The practice of the process has been described in terms of providing a predetermined amount of diluent by means ofa control which determines total volume of diluent flow. However, it will be understood that various other methods may be employed for determining the exact amount of diluent. For instance, the storage tank which is filled with the mixture of the diluent and the chemical substance may simply be filled to a level which provides the desired total volume. Furthermore, it is within the scope of this invention to pump liquid from the accumulating storage tank, which stores the mixture, up into the container which is to be emptied of the chemical substance, either as a supplemental source of liquid, or as a substitute source of liquid for emptying the container. Thus, one circulation of the prescribed liquid diluent through the container may not be sufficient to empty the container if the chemical substance has a low solubility.
Other methods of opening the containers, in addition to those illustrated and described above, may be employed. For instance, a frangible container may be employed and a hammer blow by a suitable ram device built into the apparatus may be employed to quickly open the container. Other opening arrangements may be employed such as drills or other rotatable cutters.
Several examples of containers which may be disintegrated by a diluent, and opened in that manner, as described above in connection with FIG. 3, are as follows:
such as sodium tetrachlorophenate. Both bag and the solid dissolve in the diluent which is water.
A vinyl acetate bag contains a vinyl latex water dispersion. The diluent is acetone which dissolves the bag and its contents.
A polystyrene container contains an alkyd resin in mineral spirits solution. The diluent is mineral spirits containing percent acetone to dissolve the polystyrene.
EXAMPLE VI The container may be composed of a paper which readily and quickly disintegrates on contact with water into the short fibers from which the paper was originally made. This container may be employed with any compatible substance for which water is to be the diluent.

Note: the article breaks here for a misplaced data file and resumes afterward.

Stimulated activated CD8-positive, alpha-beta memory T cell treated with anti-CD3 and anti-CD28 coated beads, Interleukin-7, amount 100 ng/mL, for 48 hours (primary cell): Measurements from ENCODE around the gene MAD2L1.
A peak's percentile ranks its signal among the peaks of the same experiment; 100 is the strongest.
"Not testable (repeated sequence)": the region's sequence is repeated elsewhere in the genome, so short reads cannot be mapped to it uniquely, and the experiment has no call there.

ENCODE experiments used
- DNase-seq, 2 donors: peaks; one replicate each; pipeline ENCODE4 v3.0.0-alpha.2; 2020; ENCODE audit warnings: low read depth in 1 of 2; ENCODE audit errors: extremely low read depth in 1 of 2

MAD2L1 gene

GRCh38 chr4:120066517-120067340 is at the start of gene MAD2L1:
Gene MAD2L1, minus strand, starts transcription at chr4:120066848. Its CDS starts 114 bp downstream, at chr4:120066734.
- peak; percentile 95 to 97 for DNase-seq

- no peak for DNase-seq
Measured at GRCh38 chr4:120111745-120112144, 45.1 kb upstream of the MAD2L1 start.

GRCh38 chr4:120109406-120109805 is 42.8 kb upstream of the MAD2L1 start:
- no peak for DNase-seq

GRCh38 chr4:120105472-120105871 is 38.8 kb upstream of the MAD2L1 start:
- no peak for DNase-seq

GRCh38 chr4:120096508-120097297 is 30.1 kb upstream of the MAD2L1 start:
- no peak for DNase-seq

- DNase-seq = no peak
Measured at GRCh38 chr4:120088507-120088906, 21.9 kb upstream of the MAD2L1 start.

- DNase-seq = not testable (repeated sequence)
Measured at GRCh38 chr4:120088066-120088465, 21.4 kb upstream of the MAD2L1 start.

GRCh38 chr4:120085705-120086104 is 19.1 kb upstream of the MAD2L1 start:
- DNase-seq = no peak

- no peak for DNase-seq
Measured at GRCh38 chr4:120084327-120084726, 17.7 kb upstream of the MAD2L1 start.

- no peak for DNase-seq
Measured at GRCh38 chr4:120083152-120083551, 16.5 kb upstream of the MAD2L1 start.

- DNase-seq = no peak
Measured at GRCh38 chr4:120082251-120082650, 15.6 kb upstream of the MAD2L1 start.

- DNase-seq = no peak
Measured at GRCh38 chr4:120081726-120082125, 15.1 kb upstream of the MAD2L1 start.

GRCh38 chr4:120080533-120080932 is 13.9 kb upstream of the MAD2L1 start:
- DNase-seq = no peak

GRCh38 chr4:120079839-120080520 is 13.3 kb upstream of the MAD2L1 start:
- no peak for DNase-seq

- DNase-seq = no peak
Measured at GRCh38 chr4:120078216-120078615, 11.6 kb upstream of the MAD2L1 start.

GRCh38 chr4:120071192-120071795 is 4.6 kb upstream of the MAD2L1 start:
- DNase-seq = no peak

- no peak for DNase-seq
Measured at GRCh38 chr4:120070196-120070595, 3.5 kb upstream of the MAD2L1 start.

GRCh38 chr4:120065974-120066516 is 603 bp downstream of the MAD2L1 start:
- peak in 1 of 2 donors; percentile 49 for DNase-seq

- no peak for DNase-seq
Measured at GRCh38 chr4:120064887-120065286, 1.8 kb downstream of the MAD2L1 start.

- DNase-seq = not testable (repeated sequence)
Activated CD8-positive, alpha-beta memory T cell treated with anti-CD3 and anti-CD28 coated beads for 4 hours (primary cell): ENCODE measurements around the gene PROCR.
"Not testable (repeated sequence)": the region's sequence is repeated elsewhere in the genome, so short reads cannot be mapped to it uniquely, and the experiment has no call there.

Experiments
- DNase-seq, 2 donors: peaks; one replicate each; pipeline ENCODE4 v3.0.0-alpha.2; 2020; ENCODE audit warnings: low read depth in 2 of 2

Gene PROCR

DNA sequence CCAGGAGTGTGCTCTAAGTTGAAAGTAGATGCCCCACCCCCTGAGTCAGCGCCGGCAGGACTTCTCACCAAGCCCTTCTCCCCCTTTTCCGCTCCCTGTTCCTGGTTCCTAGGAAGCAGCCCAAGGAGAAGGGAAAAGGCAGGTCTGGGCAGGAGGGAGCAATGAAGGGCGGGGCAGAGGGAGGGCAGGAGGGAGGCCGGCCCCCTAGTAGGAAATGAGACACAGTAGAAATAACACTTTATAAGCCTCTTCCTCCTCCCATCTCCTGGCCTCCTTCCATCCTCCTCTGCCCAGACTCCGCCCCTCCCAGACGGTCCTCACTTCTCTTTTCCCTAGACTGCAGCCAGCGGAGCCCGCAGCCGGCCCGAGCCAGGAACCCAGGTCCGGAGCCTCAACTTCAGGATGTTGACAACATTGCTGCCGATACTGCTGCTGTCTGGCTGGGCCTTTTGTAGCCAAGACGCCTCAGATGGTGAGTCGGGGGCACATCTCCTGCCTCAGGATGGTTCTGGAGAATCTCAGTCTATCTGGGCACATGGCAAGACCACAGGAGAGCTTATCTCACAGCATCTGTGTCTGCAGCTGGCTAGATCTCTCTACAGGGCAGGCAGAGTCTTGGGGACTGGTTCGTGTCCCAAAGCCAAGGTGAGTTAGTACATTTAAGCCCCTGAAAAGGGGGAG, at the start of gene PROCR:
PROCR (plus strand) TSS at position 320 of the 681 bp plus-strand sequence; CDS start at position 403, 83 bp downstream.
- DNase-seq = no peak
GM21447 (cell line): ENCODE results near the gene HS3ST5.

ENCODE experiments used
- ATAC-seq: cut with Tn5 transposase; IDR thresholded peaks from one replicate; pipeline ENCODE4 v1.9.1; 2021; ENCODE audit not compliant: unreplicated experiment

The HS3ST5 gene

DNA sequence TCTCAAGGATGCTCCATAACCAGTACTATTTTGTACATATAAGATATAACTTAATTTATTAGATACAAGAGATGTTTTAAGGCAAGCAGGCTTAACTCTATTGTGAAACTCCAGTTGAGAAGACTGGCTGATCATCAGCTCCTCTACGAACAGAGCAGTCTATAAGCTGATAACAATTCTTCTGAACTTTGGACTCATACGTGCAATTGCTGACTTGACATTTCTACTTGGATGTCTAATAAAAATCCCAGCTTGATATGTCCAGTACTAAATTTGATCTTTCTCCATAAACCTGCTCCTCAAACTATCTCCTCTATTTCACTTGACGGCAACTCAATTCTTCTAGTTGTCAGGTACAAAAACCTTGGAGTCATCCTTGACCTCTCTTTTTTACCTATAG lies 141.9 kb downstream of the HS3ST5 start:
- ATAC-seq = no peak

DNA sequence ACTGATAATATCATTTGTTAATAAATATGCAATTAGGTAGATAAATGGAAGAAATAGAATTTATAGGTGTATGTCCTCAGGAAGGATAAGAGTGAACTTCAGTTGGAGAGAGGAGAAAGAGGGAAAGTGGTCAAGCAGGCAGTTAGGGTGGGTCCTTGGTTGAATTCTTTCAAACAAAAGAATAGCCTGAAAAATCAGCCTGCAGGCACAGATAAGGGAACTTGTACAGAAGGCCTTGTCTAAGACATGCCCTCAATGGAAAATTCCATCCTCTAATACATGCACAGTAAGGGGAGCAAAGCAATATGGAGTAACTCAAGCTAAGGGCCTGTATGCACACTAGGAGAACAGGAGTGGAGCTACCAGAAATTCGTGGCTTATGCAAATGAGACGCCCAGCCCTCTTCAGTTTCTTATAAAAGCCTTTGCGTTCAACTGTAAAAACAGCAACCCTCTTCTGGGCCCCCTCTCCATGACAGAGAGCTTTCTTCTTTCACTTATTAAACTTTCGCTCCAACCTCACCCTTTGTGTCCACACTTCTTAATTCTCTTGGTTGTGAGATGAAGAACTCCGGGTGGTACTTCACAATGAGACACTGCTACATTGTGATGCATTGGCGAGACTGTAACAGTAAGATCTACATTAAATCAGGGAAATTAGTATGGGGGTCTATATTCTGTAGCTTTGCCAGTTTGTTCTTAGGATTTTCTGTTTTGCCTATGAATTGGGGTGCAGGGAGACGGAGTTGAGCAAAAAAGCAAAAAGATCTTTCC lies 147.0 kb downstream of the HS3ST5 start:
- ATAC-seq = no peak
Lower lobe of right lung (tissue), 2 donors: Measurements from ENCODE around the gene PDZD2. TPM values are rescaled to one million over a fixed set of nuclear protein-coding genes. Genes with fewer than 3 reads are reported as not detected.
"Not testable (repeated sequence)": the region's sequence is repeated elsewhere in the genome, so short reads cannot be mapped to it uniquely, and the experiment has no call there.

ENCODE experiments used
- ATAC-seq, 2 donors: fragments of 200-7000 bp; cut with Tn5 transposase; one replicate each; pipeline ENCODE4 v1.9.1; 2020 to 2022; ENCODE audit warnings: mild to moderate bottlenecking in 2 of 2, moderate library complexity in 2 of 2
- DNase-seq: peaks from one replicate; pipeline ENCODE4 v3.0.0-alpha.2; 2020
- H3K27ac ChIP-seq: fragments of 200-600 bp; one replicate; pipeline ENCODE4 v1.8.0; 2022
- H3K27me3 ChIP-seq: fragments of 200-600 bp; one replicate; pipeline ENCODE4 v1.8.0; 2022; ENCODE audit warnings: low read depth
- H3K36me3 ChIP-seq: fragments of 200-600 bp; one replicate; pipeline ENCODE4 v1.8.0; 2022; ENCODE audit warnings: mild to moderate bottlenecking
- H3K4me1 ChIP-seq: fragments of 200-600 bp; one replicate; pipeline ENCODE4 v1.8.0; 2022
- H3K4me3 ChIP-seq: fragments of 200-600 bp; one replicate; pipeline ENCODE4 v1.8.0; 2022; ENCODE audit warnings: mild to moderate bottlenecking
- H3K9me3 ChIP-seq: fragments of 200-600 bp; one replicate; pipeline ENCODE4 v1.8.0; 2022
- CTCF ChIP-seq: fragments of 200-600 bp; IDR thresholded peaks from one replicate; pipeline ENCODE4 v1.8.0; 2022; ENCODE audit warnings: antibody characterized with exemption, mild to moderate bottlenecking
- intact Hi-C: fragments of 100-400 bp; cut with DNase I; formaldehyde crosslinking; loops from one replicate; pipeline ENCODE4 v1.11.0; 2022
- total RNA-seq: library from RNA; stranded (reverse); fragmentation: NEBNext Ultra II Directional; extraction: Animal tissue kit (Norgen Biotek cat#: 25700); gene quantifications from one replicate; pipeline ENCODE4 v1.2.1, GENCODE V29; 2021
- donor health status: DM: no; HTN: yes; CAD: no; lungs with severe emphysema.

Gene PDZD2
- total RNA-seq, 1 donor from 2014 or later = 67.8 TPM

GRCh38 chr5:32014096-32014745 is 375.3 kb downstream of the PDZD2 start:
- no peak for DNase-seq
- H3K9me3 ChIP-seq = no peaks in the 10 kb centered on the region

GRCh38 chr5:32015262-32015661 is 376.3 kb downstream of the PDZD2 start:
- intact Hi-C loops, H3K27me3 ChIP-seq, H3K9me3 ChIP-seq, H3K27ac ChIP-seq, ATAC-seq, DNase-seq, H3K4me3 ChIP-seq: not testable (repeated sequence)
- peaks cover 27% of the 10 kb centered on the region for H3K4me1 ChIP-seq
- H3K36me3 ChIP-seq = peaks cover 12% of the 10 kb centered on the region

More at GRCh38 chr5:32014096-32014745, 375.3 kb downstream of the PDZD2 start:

The following table gives a few examples of chemical substances and diluents for which the present invention is particularly useful.
Non-Gaseous End Use of and zinc cyanide While this invention has been shown and described in connection with'particular examples, it is apparent that various changes and modifications, in addition to those mentioned above, may be made by those who are skilled in the art without departing from the basic features of the invention. Accordingly, it is the intention of the applicant to protect all variations and modifications within the true spirit and valid scope of this invention.
1. A method for combining a concentrated non-gaseous chemical substance which may be harmful in concentrated form with a diluent fluid while avoiding any necessity for operator contact with the chemical substance comprising supporting a container containing only a predetermined amount of the chemical substance with at least one container opening facing downwardly and with the container being fully closed except on the downward facing side, directing a predetermined measured amount of diluent fluid in at least one stream upwardly into a container opening so as to wash the chemical substance from the container and thereby emptying the container by gravity through a container opening while accomplishing a dilution and combination of the chemical substance with the diluent fluid in desired proportions.
2. A method as claimed in claim 1 wherein the diluent fluid is a liquid.
3. A method as claimed in claim ll including the preliminary step of opening the container of the chemical substance by means of an opening device combined with a support for the container.
A. A method as claimed in claim 3 wherein the opening device comprises a fixed cutter having at least one sharp point and the step of opening the container is carried out by impaling the container upon the cutter.
5. A method for combining a concentrated non-gaseous chemical substance with a diluent fluid comprising directing a predetermined measured amount of diluent fluid in at least one stream into a container containing only a predetermined amount of the chemical substance so as to wash the chemical substance from the container and thereby emptying the container while accomplishing a dilution and combination of the chemical substance with the diluent fluid in desired proportions wherein the container is supported in a substantially enclosed receptacle and positioned with a container opening facing downwardly before the diluent fluid is directed into the container, the diluent fluid being directed upwardly into the container to wash the chemical substance therefrom.
6. A method as claimed in claim 1 including the additional step of collecting the combined chemical substance and diluent fluid in a second container.
7. A method as claimed in claim 6 including the additional step of mechanically agitating the combined chemical substance and diluent fluid.
8. A method as claimed in claim 1 wherein the diluent fluid is directed into a plurality of containers of chemical substances to be combined with the diluent fluid.